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FILM REVIEW: The Chaser (2008)

The Chaser - Re-release Review

Director: Na Hong-jin

Starring: Kim Yoon-seok, Ha Jung-woo, Seo Yeong-hie, Kim Yoo-jung, Jeong In-gi

Written by: Won-Chan Hong, Na Hong-jin, Shinho Lee

Produced by: Yoon In-beom, Su-jin Kim

Cinematography by: Sung-je Lee

Original Score by: Yong-rock Choi, Kim Jun-seok


A disgraced ex-policeman who runs a small ring of prostitutes finds himself in a race against time when one of his women goes missing.

The Chaser Film Review


Soaked in blood and drenched in depravity, this South Korean thriller is gut punching and disturbing as it stuns 16 years on from its original release. The quintessential classic revenge joint post-'Vengeance Trilogy' is sinister, packed with tension and heightened suspense throughout.

Written and directed by Na Hong-jin of 'The Wailing' fame, in his feature debut,'The Chaser' is an unconventional detective film based on a true story about the infamous Raincoat Killer. Hailed by critics at the time and set in the rainy hills of the Mangwon neighbourhood in Seoul, Joong-ho Eom (Kim Yoon-seok), the former detective turned pimp who sees his girls go missing one after the other faces Young-min (Ha Jung-woo, The Handmaiden) the psychopathic serial killer who targets call girls.

Kim-Yoon Seok’s dirtbag performance as deadbeat Joong-ho is stellar. Well liked, he still carries a lot of weight as a well known former cop who accepted bribes. Detached from his own behaviour and consequences, we are not sympathetic to the character, who believes himself to be above the law though ultimately due to his shady business ventures, it is him who is to blame for putting the women in harm's way. Paranoid, he suspects the girls have quit and run off or worse, sold.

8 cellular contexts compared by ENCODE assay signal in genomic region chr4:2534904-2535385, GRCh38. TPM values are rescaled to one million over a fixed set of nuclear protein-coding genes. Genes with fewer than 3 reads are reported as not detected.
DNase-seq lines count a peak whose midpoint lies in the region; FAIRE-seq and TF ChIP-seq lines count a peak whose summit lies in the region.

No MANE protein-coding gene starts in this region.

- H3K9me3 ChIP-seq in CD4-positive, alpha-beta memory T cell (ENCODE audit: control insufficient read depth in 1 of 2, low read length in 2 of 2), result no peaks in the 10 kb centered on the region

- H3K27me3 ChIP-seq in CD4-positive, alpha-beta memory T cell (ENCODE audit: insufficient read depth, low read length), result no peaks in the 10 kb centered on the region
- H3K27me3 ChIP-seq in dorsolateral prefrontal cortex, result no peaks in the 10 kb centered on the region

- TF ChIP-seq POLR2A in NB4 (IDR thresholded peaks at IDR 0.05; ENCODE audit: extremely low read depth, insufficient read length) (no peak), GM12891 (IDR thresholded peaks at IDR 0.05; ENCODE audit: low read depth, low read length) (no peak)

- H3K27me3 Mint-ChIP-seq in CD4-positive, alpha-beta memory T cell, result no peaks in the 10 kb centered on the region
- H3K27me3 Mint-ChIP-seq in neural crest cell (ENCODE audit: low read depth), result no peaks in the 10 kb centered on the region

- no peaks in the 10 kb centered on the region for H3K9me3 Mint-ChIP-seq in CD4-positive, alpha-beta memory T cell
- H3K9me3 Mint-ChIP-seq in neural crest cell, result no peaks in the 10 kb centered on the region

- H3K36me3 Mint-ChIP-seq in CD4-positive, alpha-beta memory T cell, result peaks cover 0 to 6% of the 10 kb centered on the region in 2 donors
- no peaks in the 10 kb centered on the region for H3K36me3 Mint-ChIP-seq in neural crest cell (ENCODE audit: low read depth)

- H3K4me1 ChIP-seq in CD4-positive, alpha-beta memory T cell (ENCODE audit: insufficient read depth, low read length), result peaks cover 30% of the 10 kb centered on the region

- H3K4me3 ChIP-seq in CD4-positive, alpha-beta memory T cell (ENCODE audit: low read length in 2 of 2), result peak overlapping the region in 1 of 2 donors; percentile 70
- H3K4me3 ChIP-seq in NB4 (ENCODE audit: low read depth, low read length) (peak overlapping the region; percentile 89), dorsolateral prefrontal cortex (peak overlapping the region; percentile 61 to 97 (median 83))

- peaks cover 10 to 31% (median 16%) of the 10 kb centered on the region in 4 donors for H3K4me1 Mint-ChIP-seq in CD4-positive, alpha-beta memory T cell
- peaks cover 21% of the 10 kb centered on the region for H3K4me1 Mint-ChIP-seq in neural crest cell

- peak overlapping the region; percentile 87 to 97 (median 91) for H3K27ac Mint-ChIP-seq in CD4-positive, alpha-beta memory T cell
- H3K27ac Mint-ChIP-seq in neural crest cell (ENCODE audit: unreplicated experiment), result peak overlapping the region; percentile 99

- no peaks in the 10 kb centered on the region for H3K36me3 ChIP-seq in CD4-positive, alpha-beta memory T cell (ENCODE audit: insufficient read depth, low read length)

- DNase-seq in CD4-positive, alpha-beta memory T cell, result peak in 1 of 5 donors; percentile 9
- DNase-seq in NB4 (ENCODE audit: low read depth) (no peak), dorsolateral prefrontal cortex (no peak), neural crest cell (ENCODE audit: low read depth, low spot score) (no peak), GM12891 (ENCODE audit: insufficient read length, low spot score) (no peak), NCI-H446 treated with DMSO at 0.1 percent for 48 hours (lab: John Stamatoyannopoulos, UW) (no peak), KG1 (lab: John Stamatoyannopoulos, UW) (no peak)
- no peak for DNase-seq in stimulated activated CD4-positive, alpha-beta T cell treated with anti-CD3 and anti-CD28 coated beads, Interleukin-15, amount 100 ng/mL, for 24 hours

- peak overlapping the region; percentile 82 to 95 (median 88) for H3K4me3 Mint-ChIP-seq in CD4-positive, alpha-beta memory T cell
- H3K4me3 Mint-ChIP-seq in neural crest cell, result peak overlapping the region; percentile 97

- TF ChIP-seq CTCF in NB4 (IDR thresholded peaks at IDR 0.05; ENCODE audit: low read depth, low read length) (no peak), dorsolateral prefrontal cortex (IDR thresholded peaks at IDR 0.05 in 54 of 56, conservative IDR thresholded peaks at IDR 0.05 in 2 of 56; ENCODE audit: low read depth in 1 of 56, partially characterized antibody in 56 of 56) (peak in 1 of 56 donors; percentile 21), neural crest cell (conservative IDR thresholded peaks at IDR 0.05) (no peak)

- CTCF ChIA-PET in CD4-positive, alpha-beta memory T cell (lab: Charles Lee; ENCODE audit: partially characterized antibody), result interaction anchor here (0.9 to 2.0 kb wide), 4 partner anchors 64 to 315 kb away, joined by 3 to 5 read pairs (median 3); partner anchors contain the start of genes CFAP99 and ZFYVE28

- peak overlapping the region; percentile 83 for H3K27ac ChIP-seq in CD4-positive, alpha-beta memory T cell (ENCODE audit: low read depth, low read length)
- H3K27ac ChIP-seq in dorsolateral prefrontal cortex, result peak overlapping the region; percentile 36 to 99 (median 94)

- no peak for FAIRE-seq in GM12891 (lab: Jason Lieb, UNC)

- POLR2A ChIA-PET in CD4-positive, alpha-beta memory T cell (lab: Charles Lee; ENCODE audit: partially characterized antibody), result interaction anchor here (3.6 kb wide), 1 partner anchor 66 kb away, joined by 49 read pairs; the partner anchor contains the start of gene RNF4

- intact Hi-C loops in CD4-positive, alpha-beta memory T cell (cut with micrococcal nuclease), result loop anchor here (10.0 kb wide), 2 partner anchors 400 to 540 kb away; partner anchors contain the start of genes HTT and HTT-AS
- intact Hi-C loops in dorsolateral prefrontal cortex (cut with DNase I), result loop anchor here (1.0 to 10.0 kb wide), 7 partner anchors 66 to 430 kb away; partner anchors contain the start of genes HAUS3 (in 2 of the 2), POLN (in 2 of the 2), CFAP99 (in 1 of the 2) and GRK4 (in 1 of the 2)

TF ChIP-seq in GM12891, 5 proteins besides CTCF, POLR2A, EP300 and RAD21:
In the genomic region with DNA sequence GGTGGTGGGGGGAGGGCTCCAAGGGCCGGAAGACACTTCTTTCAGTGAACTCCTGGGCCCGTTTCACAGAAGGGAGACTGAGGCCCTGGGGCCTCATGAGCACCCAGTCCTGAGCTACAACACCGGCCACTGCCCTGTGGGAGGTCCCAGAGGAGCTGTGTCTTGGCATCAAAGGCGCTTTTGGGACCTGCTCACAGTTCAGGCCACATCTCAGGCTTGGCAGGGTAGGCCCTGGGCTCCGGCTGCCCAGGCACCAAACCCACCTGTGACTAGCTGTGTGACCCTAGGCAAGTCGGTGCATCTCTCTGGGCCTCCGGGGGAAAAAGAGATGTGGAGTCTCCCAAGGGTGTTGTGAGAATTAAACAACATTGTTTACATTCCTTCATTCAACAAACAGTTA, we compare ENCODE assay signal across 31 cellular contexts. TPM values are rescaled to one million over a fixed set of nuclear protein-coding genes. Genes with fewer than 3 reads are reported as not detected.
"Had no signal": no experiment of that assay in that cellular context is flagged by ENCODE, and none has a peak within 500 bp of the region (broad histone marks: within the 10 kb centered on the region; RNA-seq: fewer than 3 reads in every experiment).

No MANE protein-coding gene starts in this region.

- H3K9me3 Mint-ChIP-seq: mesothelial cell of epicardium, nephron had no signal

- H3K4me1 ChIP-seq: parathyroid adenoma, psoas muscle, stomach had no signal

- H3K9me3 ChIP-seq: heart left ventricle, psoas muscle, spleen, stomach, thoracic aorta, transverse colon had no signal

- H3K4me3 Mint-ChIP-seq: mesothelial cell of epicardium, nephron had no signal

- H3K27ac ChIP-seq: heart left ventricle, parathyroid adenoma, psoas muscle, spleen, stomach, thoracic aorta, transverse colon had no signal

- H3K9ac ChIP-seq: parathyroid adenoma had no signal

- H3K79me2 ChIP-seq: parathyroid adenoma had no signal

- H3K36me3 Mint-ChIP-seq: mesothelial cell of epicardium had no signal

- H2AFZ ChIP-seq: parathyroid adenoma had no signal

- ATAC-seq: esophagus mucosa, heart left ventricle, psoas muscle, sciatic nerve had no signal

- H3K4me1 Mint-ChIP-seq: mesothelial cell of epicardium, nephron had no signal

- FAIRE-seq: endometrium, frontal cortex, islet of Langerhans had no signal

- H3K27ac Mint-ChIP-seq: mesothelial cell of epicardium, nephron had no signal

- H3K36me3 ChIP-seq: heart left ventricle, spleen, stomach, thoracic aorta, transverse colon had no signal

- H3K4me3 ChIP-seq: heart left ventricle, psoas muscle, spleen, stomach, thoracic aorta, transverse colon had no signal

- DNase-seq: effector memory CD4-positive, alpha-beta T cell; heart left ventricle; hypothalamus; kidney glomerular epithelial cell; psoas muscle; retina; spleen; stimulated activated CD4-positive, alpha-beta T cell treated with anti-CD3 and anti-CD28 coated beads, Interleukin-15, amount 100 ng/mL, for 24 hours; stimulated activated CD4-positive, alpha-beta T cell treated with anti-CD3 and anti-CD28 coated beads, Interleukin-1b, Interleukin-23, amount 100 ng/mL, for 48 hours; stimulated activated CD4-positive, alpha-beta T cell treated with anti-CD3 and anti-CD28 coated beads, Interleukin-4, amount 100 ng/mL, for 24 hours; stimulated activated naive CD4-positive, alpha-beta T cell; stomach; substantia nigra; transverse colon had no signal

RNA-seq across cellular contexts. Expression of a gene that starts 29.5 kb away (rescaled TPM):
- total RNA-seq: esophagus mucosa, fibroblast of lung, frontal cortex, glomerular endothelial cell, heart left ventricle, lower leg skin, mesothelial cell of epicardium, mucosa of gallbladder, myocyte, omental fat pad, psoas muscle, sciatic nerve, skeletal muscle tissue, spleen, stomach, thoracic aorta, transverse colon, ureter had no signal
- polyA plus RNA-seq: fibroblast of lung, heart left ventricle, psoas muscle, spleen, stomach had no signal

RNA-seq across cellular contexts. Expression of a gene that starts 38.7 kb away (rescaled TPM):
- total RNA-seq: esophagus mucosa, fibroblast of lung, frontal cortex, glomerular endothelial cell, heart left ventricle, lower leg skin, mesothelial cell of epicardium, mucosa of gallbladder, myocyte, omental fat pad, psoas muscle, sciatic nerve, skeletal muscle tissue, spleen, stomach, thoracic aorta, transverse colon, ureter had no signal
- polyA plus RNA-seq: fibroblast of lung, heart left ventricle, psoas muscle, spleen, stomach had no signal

After another girl goes missing Joong-ho forces Mi-jin (Seo Young-hee) into work for the evening. Unwell with the cold due to all the rain, Mi-jin is cared for by her young daughter Eun-ji, played by Kim Yoo-jung who is a standout amongst the morally corrupt in this world. Looking through his scribbled notes for a lead, Joong-ho notices a number ending in 4885 as the last customer linked with the missing girls, the same customer Mi-jin is sent to. Like a scene from 'LA Noire', we hear a mysterious clue jingle whenever the rogue ex-cop is on to something as he thinks he has it all figured out. Speculating 4885 is to blame for trafficking his girls, Mi-jin is used to assist in the pursuit, though a sense of dread builds rapidly as we know that is not quite the case. The set up for a plan that we know is going to fail as another girl is in peril.

The Chaser Film Review

Brutal beatings ensue followed by a frantic, heart racing shot to perfection chase sequence between the two men, who coincidentally cross paths in hilarious form before both being arrested. This section feels like it's from another movie, one more of a black comedy with the driest delivery and forthcomingness from the psychopathic killer when questioned by police. Not sparing the details, Jung-woo’s performance is fantastic in these scenes as he scrapes by with no conscience, remorseless and almost dead behind the eyes. The nihilistic world in which this is set is so depressing and unrelenting. Topped off with a justice system that fails at every corner, we see the disgraced cop as our only hope. The cigarette smoking man who stops at nothing, dishing out casual beatings and launching chairs at anyone standing or cowering in his path does more to antagonise the police and misdirect their attention away from the killer.